• Reflexivity: recognising and anticipating the systemic and potential effects of indicators, and updating them in response.

The report made a number of recommendations to UK HEIs, including to;

"carefully select quantitative indicators that are appropriate to their institutional aims and context ... explain why they are using these as a means to achieve particular ends ... [and] where possible, alternative indicators that support equality and diversity should be identified and included."

... to provide

"Clear communication of the rationale for selecting particular indicators, and how they will be used as a management tool... [and] consider signing up to DORA, or drawing on its principles and tailoring them to their institutional contexts."

... and to

"pay due attention to the equality and diversity implications of research assessment choices"

What is DORA?

The full agreement can be found here.

Some of the key themes of DORA include:

  • To eliminate the use of journal-based metrics, such as the Journal Impact Factor, in considerations for funding, appointment and promotion.
  • To assess research on its own merits, not the venue of publication.
  • To realise opportunities of online publication, such as the relaxation of limits on the number of references in published articles.

Durham University and DORA

On 16th October 2018, University Senate approved the proposal that the University became a signatory to the San Francisco Declaration on Research Assessment (DoRA), whilst "noting the importance of monographs in particular academic disciplines."

On 8th November 2018, Professor Claire Warwick, Pro-Vice-Chancellor (Research) signed DoRA on behalf of Durham University.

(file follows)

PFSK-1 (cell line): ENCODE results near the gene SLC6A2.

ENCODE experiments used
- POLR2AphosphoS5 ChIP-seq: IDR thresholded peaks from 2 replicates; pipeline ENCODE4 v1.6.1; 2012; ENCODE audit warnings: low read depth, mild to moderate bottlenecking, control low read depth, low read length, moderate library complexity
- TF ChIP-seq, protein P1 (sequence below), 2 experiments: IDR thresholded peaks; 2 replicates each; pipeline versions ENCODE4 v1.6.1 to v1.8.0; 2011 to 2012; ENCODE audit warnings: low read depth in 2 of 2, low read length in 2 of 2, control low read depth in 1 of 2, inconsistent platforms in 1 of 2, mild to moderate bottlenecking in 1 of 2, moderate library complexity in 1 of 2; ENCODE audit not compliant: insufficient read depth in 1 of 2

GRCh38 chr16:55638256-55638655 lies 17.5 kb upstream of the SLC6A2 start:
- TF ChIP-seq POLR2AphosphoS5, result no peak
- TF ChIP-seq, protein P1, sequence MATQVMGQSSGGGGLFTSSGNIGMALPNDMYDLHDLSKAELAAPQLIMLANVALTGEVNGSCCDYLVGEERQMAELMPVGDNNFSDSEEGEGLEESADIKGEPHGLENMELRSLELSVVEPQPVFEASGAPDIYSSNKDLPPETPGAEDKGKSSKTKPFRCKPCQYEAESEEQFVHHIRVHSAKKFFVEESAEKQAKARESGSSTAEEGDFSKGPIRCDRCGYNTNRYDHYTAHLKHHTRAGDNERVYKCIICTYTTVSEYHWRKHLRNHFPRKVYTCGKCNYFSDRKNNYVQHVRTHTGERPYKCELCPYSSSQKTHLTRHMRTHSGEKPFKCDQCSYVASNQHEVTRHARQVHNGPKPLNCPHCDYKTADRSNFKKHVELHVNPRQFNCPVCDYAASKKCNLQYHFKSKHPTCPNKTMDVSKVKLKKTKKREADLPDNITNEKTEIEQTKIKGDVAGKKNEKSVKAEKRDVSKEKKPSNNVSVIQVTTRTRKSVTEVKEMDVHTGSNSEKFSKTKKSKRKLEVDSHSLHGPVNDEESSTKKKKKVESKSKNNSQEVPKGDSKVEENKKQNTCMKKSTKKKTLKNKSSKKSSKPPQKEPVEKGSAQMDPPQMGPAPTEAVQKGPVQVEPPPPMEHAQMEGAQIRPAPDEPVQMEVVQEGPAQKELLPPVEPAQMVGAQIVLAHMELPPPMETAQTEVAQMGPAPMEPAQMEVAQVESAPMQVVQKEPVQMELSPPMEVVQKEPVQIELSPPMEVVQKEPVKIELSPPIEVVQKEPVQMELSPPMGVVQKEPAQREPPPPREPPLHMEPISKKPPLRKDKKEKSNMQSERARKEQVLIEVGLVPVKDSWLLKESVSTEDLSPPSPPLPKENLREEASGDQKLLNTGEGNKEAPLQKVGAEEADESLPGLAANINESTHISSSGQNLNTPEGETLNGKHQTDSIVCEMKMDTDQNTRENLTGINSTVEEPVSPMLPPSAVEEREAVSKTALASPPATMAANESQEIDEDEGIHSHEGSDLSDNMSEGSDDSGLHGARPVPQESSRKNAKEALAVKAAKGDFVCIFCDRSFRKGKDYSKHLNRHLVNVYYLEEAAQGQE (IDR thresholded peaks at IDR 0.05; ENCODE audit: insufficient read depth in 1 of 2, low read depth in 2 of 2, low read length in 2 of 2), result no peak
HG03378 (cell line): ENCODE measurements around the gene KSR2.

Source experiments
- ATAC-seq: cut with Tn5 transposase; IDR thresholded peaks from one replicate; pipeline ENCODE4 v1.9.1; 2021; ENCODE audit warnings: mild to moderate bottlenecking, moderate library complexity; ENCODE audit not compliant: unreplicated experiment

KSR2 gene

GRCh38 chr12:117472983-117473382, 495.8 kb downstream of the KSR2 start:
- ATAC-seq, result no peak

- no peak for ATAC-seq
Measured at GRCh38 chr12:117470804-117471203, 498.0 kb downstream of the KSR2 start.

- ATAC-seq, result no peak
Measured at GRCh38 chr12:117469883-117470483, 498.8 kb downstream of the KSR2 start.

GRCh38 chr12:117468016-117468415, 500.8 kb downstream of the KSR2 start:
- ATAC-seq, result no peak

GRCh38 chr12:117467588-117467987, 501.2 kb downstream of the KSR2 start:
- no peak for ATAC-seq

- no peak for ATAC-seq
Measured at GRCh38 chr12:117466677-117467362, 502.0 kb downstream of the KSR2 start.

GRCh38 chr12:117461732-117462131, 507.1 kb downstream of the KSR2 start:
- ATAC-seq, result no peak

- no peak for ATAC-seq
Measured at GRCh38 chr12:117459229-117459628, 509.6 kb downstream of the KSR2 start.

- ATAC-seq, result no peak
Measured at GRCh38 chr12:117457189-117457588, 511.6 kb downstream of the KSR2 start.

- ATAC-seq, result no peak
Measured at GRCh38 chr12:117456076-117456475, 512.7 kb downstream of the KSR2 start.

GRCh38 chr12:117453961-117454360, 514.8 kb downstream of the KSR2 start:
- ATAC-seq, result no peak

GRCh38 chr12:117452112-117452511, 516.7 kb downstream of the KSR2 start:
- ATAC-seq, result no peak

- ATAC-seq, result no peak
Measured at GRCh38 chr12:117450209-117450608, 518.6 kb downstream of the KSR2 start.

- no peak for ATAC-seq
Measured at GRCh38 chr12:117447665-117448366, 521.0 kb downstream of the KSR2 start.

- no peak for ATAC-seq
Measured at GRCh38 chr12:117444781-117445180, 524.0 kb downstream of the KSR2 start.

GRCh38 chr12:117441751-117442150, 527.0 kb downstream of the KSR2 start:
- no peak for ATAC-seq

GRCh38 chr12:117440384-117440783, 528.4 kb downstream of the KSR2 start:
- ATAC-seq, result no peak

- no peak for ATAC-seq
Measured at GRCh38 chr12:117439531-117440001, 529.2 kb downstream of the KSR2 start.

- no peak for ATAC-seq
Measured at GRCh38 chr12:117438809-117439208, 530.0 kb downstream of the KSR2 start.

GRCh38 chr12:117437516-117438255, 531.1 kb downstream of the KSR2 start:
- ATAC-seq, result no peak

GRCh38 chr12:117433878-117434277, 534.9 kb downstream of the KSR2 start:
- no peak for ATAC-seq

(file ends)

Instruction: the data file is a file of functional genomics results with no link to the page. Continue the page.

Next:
Who else has signed DORA?

Other UK organisational signatories include:

Research England (as HEFCE) UK Research Councils Wellcome Trust
Imperial College London King's College London Oxford University
University College London University of Bristol University of Liverpool
University of Manchester University of York Newcastle University

Following discussion at University Research Committee, a University statement of principles, and a University policy on responsible metrics were opened up to a University-wide consultation which closed on September 21st 2018:

  • Both the policy and statement were agreed at University Executive Committee on 11th September 2018, subject to an amendment to reflect points raised on achieving research excellence, publishing in high quality publications and a clearer statement on the transparent use of metrics by the University.
  • The amended policy and statement were subsequently agreed by University Senate on 16th October 2018.

The agreed documents can be found at the links below:


Your Academic Liaison Librarian

James Bisset

Academic Liaison Librarian
Research Support

james.bisset@durham.ac.uk

0191 334 1589

DU Library Blog

Metrics Top Tips

  1. Always use quantitative metrics together with qualitative inputs, such as expert opinion or peer review.
  2. Always use more than one quantitative metric to get the richest perspective. 
  3. If comparing entities, normalise the data to account for differences in subject area, year of publication and document type.

See our pages on Responsible Metrics for further information.